2.    Ask my husband for help. Fortunately, he is happy peppy to repair it with his soldering gun.

Because of these 2 actions, I have a perfectly usable bucket.

Why did this work so well?

Because it includes two crucial elements of repair:
1.    Acknowledging that the impact of our behavior can be very different from our intentions.

2.    Focusing on repairing the impact, instead of dismissing, defending, or explaining our intention.

Psychology research shows that these elements work in human relations as well. It doesn’t matter in which culture you grew up, in which faith, or in which millennium.

Almost everyone responds positively to a sincere effort to repair ruptures in relationships.

By expressing our regret about something we said or did, we convey that the other person matters to us and that they are worthy of support and understanding.

I imagine everyone likes such confirmation.

Without repair, others will trust you less. If you don’t reach out, they don’t get the reassurance that you are conscious of your incompetence, that you want to learn from your ignorance, and that your focus is the relationship, not your ego.

The first thing you need to do is to acknowledge for yourself that you made a mistake and practice self-compassion, so the acknowledgment doesn’t turn into shame.

The second thing is to share your mistakes with a confidant and ask for help. Someone who can listen with empathy and compassion and help you figure out how to repair the rupture.

For people who want support in learning how to have and give empathy and repair ruptures in relationships, I offer a group coaching program: The Authentic Joy Journey, also known as the Pledj-group.

We meet bi-weekly for 12 weeks and we explore and practice these topics:

1. Learning
Failure applause, creative tension, and tiny habits

2. Needs
Self-acceptance, the three levels of needs, and the bougainvillea and purple heart

3. Feelings
Pseudo-feelings, check-engine lights, anger

4. Emotional Liberation
Codependency, quality of the relationship, honesty & empathy    

5. Self-Worth
Shame, self-compassion, and limiting beliefs

6. Autonomy
Interdependence, requests, mourning & celebration, next steps

This is for you if you can joyfully pay $438 and commit the time and energy to this program.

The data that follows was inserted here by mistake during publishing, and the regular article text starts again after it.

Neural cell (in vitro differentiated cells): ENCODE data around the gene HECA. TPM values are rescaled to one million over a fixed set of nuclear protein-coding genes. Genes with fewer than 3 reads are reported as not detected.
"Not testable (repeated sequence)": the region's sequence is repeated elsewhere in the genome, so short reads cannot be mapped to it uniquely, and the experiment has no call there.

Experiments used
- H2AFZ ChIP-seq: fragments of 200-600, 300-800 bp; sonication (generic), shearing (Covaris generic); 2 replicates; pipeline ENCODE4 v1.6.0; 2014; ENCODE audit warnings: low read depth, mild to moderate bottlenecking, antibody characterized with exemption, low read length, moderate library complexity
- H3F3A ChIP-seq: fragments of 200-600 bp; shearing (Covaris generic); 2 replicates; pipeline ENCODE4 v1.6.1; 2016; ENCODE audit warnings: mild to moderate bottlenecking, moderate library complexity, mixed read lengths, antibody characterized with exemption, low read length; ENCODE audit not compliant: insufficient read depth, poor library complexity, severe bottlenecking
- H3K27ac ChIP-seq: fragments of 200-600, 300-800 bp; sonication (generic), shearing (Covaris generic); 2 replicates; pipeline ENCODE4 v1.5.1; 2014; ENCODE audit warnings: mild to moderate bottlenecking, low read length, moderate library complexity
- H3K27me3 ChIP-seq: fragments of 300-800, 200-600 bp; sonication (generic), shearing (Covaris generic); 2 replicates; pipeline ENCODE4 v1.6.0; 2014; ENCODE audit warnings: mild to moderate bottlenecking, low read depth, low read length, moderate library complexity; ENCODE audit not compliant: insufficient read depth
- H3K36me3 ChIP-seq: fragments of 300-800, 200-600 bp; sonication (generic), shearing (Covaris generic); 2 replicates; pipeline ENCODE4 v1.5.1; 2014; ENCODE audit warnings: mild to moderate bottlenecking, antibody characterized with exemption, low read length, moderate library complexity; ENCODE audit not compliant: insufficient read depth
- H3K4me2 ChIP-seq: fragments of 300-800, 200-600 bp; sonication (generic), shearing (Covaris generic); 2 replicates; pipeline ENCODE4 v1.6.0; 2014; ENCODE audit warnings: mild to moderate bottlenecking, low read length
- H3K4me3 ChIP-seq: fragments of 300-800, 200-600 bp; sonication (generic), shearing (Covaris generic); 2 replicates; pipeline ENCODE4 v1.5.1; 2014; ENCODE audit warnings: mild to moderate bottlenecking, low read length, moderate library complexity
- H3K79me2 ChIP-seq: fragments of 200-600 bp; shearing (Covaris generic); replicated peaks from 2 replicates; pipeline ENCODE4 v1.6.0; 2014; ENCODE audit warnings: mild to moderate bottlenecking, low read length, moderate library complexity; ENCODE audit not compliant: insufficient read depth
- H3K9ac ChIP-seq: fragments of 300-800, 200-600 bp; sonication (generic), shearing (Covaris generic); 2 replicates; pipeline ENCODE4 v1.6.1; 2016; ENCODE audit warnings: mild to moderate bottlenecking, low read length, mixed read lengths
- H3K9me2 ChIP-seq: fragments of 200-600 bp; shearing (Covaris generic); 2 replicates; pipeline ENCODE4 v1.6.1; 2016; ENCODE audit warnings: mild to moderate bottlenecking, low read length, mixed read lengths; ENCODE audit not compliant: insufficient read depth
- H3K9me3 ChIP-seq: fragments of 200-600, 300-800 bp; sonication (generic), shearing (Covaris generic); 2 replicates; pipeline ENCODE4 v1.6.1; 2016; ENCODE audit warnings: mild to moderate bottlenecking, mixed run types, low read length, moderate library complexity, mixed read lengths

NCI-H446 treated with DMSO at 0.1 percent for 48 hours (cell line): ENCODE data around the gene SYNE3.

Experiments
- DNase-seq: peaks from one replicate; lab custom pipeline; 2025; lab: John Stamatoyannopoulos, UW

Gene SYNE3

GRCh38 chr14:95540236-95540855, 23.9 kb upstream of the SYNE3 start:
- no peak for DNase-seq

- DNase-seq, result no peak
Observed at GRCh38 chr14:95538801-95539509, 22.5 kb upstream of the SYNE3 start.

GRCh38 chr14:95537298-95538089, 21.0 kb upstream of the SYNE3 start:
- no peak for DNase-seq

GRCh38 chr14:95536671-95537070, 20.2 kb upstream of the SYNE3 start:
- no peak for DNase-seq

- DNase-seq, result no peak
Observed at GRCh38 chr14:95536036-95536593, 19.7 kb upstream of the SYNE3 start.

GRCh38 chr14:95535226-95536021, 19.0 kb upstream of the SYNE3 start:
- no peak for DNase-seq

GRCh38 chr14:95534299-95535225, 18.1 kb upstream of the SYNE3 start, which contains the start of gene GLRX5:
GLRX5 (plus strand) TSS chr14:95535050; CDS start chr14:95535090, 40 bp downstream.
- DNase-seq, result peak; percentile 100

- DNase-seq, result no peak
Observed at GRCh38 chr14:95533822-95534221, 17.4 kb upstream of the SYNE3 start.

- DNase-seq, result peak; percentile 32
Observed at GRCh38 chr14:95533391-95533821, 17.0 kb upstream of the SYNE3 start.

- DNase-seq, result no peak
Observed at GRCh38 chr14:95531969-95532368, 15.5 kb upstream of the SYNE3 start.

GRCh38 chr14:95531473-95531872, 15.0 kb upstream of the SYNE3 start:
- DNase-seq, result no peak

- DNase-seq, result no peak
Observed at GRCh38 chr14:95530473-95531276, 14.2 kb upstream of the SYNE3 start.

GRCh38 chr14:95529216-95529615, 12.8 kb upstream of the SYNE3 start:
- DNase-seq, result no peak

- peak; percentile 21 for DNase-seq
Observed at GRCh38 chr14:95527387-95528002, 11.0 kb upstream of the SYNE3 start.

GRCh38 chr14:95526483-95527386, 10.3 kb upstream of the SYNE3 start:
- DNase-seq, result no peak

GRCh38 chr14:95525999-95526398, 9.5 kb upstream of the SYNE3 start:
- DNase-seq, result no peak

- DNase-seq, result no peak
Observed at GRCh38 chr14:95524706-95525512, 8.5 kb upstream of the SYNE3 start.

This is not for you if the challenges in your life seem overwhelming. You might benefit more from working one-on-one with me or talking with a therapist or counselor.

In this program, we work on transforming core beliefs that we don’t matter, stop living as if life will start later, and start feeling present, content, and grateful in our day-to-day life.

We will meet bi-weekly on Zoom for six sessions, 90 minutes each. We start in February with a max of eight participants.

Contact me with any questions.

Read more about the program.

Who is your rescue angel?

When I arrived in Austin in 2009, I signed up for an improv class. I had been part of an amateur theatre group In the Netherlands. I played Konstanze in Mozart, Ophelia in Hamlet, and roles in many commedia dell’arte plays. Now I thought it would be fun to be on stage without a script.

After a few classes, I sign up for a student show called the Fancy Pants Mashup. Some 12 students put their name in a hat and are randomly matched to play a scene. As I write my name on a piece of paper and put it in the hat, Eric, one of the other players, comes over to say ‘hi’. We laugh, chit chat for a bit, and go into the theater.

The show begins and the MC pulls out two slips of paper from the hat and invites the actors to play a scene.

With a combination of excitement and anticipation, I listen for my name. My anxiety builds when others are called on stage and I am not. This show was a fun idea, but the more I think about it, the worse the idea seems. All the previous scenes were hilarious, funny, or moving. I fear that mine won’t be nearly as entertaining.

In the last round, the show master pulls out ‘Eric’.

Hum? Two Erics and no Elly?

“I haven’t played yet”, I whisper.

“No, your name is not in the hat. I have ‘Eric’.” He shows me the paper. Clearly, it is my handwriting.

?

I try to explain that I must have been distracted writing my name as I was talking to Eric. The show master’s eyes light up and he tells me to play a solo about this guy Eric.

Oh no!

Not by myself! My saboteur yells at me: “You’re not good enough to create a scene worth watching!” Etc, etc.